I have depression. Did that catch your attention? I wanted to talk about depression and how it effects me and others but actually admitting to having depression is a totally different matter. Unfortunately we still live in a society today that looks upon depression and other forms of mental illness as a character flaw or weakness. I do not consider myself a weak person. As a matter of fact I know that I am not. My family growing up was not the type that put “FUN” into dysfunctional. An alcoholic father, a depressed and sometimes paranoid delusional mother, and an autistic sister rounded out my home. Sounds more like a made for TV movie plot line than real life. And although I went through many trials and tribulations as a child, I’m still here. I survived. And I realize the importance of acknowledging the real me. And in that I find more strength.
This isn’t to say that I don’t have my moments. If I didn’t, I wouldn’t have gone to the doctor almost 2 years ago to be checked. There was some PPD (postpartum depression) as well as regular run of the mill depression. I wasn’t sad or weepy. I wasn’t really suicidal. I was angry, aggressive, and just didn’t want to be a mom anymore. I wanted to leave, disappear, never come back. This may be a surprise to anyone who regularly reads this blog. I love my kids and get so much joy from there antics. So to realize that I was having these feelings was difficult. I had to put my pride aside and seek help and get medicated.
I hate medication. In some ways it feels like a daily reminder that I couldn’t hack it. I know this really isn’t the case, it just feels that way. I don’t like the side affects. Frequently having dry, cotton mouth without the pleasure of drinking is quite unpleasant. Being overly tired, occasionally dizzy, and having frequent night sweats also is also a pain. But hating life, hating people, and hating my career as a mom is much worse. Kids really can tell when their parents are not connected. Depression creates a disconnect. And the damage that is done, takes time to repair. Unfortunately I speak from experience on this as well. Luckily kids are resilient and forgiving and loving without condition. But don't be mistaken, depression effects everyone in the family.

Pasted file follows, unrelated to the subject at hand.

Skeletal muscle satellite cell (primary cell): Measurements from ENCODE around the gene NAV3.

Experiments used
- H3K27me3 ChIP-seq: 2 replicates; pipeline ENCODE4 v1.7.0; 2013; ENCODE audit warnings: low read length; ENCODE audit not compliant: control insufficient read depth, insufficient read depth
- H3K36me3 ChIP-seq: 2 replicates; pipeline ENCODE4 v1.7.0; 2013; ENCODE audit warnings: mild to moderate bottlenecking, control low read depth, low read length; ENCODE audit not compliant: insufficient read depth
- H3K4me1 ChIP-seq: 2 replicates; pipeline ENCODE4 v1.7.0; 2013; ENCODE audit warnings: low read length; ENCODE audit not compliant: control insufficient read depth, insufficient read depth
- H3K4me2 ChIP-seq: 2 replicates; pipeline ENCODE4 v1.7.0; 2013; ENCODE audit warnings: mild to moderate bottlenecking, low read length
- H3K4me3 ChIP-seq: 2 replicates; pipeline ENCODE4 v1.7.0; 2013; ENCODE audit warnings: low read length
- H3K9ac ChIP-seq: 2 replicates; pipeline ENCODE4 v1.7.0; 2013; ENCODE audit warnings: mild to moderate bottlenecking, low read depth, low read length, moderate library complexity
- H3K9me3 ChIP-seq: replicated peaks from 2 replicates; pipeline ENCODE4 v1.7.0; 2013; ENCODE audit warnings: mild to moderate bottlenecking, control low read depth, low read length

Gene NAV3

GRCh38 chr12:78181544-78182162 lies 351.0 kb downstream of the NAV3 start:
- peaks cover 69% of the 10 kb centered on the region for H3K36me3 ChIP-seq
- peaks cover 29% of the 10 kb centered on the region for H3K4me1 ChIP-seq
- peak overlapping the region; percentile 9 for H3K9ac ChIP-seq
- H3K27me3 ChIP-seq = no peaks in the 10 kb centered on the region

This all being said I now need to discuss a close friend that is considering going off their medication. The only reason given is not liking the side affects. I get that. But I also realize that it is a matter of pride and self-centeredness that creates this want. Denial and avoidance are self-serving. We have a mutual friend, LCS that disappeared almost 2 years ago. He lives with bi-polar disorder and on more than a few occasions, has abandoned his medication and then his friends and family. Sometimes he comes back within a few months. Sometime it takes longer. He has been a friend and figurative family member for over 15 years, but we have not heard from him once since the last disappearance. For all we know, he is dead. But we hope that he is not. Of course we are worried and saddened by his behavior, but I know that I am thoroughly ticked off as well.
I know that this self-indulgent behavior has effected our family. It has left an open wound that still has yet to fully heal. And even when it does, and it most likely will, his choice to abandon treatment will leave an emotional scar. It hurts to know that he didn't feel he could turn to anyone close when life became to much. It hurts to know that he is hurting. And it has left all involved, a little more jaded and cynical about the world.
I hope my other friend will remember and evaluate the decisions that LCS has made and realize that they are making the same errors in judgement. If your medication isn't working then go see the doctor. Put pride aside and go. Your actions effect others whether you like it or not. You can be angry at me, that's fine. Be angry. I'd rather you be mad than missing, physically or emotionally.